Walking 60 miles in honor of mother

Trek: An Arundel woman joins thousands in a benefit to raise money for breast cancer research.

August 15, 2004|By Mary C. Schneidau | Mary C. Schneidau,SUN STAFF

Kristal Lull remembers many numbers.

Forty-seven was her mother's age when she was found to have breast cancer in October. Twenty was the number of times Lull had to repeat to herself that her mother had the disease for Lull to believe it. Two was the number of surgeries her mother had, followed by eight rounds of chemotherapy and 34 radiation treatments.

This weekend, 60 will be the number that demands Lull's attention.

That is the number of miles the Glen Burnie resident will walk in honor of her mother, Diane McCormick, during the Breast Cancer 3-Day. The event ends today and is expected to draw 2,100 walkers who will trek from northern Virginia to Washington to benefit breast cancer research and raise awareness of the disease.

The participants walk 20 miles a day for three days to raise money for the Susan G. Komen Foundation and the National Philanthropic Trust.

Walkers, supported by volunteers, will get three meals a day, access to showers, portable toilets, tents and round-the-clock medical support. Each walker is required to raise $2,000, and the national Breast Cancer 3-Day is expected to raise $20 million. Breast Cancer 3-Day walks are being held in nine other cities across the country.

Though the Breast Cancer 3-Day will be Lull's most ambitious charity walk, it is not her first. Lull's grandfather had Alzheimer's disease. Her great-grandmother had breast cancer, which kills about 40,000 women a year. Lull and McCormick walked together in several shorter charity walks benefiting research in those areas before McCormick's breast cancer was diagnosed.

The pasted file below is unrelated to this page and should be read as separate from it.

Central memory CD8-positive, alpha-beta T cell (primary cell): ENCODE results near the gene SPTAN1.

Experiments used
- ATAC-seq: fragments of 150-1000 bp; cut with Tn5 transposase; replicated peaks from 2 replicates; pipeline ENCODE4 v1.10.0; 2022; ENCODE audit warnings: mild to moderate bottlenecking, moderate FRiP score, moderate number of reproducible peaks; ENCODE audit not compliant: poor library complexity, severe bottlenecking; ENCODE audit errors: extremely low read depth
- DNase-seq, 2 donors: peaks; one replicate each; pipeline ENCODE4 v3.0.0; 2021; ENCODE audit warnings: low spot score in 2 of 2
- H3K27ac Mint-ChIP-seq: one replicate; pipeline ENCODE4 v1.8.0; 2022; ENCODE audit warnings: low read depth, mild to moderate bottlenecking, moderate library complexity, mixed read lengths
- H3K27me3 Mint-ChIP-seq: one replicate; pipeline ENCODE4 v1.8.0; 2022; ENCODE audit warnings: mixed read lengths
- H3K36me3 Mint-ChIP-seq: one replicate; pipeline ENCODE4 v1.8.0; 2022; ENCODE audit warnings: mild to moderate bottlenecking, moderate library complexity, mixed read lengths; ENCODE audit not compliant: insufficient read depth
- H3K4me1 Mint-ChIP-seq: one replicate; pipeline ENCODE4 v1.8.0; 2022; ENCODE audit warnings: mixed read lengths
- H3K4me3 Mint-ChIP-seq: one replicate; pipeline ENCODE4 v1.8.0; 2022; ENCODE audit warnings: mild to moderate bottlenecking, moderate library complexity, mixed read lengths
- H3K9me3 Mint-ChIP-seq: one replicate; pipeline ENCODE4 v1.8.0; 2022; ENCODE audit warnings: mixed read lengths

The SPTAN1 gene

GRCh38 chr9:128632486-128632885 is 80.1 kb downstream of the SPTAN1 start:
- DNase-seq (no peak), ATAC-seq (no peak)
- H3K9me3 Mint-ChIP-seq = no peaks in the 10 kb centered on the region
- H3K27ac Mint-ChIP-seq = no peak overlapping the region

Lull, a 28-year-old soil conservation planner, said the Breast Cancer 3-Day is a way for her to be active in the fight against her mother's disease.

"I felt better because I was actually doing something. When my mom was going into surgery, I wasn't doing anything," she said.

McCormick, now 48, works at North Arundel Hospital. She said she appreciates her daughter's dedication.

"It means a lot," she said as she held back tears. "For those who are to follow me, she's doing this to help them find a cure."

Lull and McCormick's story is not unique. Patrice Tosi, the Komen Foundation's chief operating officer, said 10 percent to 20 percent of walkers are breast cancer survivors, and many of the crew members that help staff the event are relatives of women with breast cancer.

The large-scale and ambitious vision of the walk creates a sense of satisfaction for participants, Tosi said.

"It allows people to achieve something they thought they wouldn't be able to," she said.

Walking 20 miles a day did not frighten Lull at first, she said, but raising $2,000 did. She e-mailed friends, wrote to businesses and hoped she could come up with the funds for the walk.

Her work paid off. Lull has raised more than $2,800. Now she said she is a bit concerned about the distance and the heat but is training aggressively to be prepared.

McCormick was undergoing chemotherapy and radiation treatments when training began, so she will not be able to join her daughter for the Breast Cancer 3-Day. But she will be with her in October when the two walk in Baltimore for the Making Strides Against Breast Cancer event.

Next year at the Breast Cancer 3-Day, Lull may have company. "I hope to do it with her," McCormick said.

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